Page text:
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John Ashbery


September 4 – October 4, 2008

Diffusion of Knowledge
Biarritz 1972 collage
Acrobats 1972 collage
Fit of Peak
Back of the Depot
Norge 1972 collage
Six O'Clock 2008
Conservatory 1972 collage
Chutes and Ladders I (For Joe Brainard)
Chutes and Ladders III (For David Kermani)
Chutes and Ladders II (for Olivier Brossard)
Mannerist Concerns 2008
Moon Glow 2008
Late for School
Seaport 1948 collage
Jell-O Falls 2008
Norman's Woe 2008
Poisson d' avril
L'Heure exquise 1977
Warm Wet Delig
Notre Dame des Neiges
Apres un Reve
Clustered Sahuaro 1972

Press Release

The Tibor de Nagy Gallery is pleased to present an exhibition of collages by the internationally acclaimed poet. Although his collages have appeared in group exhibitions from time to time over the years, this exhibition marks the first solo exhibition devoted exclusively to Ashbery’s artistic output, which started as an undergraduate at Harvard and continues to this day.

The exhibition also celebrates the poet’s long association with the gallery and marks the 55th anniversary of the publication of Ashbery’s first volume of poetry Turandot and Other Poems, which was published by the gallery’s Tibor de Nagy Editions in 1953.

The earliest works in the exhibition are two collages that Ashbery completed while still a student at Harvard in 1948. Included in the exhibition is a series of collages from the 1970s that where done on postcards. He started using postcards during summer visits to Joe Brainard and Kenward Elmslie’s house in Vermont. The exhibition includes several large collages that were completed this year, and incorporate collage material that was sent to him by Brainard in the final years of his life. Many of these new works are inspired by board games that Ashbery has collected over the years.

Ashbery was influenced at a young age by the collage novels of Max Ernst and the partly collaged Cubist paintings of Picasso and Braque. In 1958 Ashbery started to incorporate collage elements into his poetry. A recent poem, which is published in the exhibition catalogue, is an example of this creative process, in this case, of movie titles. Later his influences included Kurt Schwitters, Joseph Cornell, and more directly, Brainard.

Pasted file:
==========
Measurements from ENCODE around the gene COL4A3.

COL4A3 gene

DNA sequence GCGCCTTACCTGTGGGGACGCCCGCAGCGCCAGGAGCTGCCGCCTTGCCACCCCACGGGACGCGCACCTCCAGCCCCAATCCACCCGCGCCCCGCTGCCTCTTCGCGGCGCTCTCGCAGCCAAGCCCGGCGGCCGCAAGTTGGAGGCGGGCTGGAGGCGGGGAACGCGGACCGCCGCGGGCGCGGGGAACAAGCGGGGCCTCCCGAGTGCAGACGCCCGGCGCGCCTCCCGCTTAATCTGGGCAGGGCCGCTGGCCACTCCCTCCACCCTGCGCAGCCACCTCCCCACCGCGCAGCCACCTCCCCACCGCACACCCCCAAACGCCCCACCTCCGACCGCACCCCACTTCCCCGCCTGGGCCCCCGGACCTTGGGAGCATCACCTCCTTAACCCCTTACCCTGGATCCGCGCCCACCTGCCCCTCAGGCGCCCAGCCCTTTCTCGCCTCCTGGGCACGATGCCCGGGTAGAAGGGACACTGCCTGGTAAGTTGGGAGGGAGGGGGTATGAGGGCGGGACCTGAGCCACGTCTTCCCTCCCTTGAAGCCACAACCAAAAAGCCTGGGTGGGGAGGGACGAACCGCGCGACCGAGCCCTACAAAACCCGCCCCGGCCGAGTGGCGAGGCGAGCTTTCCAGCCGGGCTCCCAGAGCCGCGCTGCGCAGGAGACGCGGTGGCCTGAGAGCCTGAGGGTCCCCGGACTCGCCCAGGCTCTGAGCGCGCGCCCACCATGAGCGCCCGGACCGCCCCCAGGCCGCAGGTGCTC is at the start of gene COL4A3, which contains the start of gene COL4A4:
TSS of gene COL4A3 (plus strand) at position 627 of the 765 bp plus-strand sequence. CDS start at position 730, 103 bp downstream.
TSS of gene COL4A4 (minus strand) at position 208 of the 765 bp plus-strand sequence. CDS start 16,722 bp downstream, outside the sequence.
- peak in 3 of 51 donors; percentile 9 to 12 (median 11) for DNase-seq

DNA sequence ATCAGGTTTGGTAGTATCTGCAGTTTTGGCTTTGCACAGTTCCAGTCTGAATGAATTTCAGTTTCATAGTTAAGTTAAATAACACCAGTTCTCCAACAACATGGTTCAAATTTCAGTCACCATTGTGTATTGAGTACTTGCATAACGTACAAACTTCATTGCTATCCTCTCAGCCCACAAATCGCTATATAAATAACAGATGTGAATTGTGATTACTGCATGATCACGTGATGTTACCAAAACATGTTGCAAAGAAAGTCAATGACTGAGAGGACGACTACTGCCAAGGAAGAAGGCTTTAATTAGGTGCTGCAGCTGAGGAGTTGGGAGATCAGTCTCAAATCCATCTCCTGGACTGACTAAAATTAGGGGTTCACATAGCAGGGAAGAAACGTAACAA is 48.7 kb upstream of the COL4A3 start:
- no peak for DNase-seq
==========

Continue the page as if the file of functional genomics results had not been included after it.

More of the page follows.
Ashbery, in a statement in the exhibition catalogue, writes about his longstanding interest in collage and his use of it both in his poetry and visual art:

Why did I do this? More important, why did great artistic minds like Picasso, Gris, and Braque suddenly feel the urge to incorporate bits of everyday ephemera like newspaper clippings into their highminded classical work? Well, perhaps to bring it down to earth a little and make it more realist, in a certain sense. But no doubt also to introduce life, which is a mixed-media affair, into their paintings. As one studies them, one’s attention keeps shifting from the ebb and flow of angular or rounded forms to the printed texts in the newspapers, announcing perhaps a furniture sale or a crime that was the talk of Paris for a week. We’re all suckers for these appurtenances of daily life.

Ashbery was born in Rochester, New York, in 1927. Best known as a poet, he has published more than twenty collections, most recently Notes from the Air: Selected Later Poems (Ecco 2007). His Self-Portraits in a Convex Mirror won the three major American prizes – the Pulitzer, the National Book Award, and the National Book Critics Circle Award. He served as executive editor of Art News and as the art critic for New York magazine and Newsweek. A member of the American Academy of Arts and Letters and the American Academy of Arts and Sciences, he was a chancellor of the Academy of American Poets from 1988 to 1999. The winner of many prizes and awards, both nationally and internationally, he received two Guggenheim Fellowships and was a MacArthur Fellow from 1985 through 1990.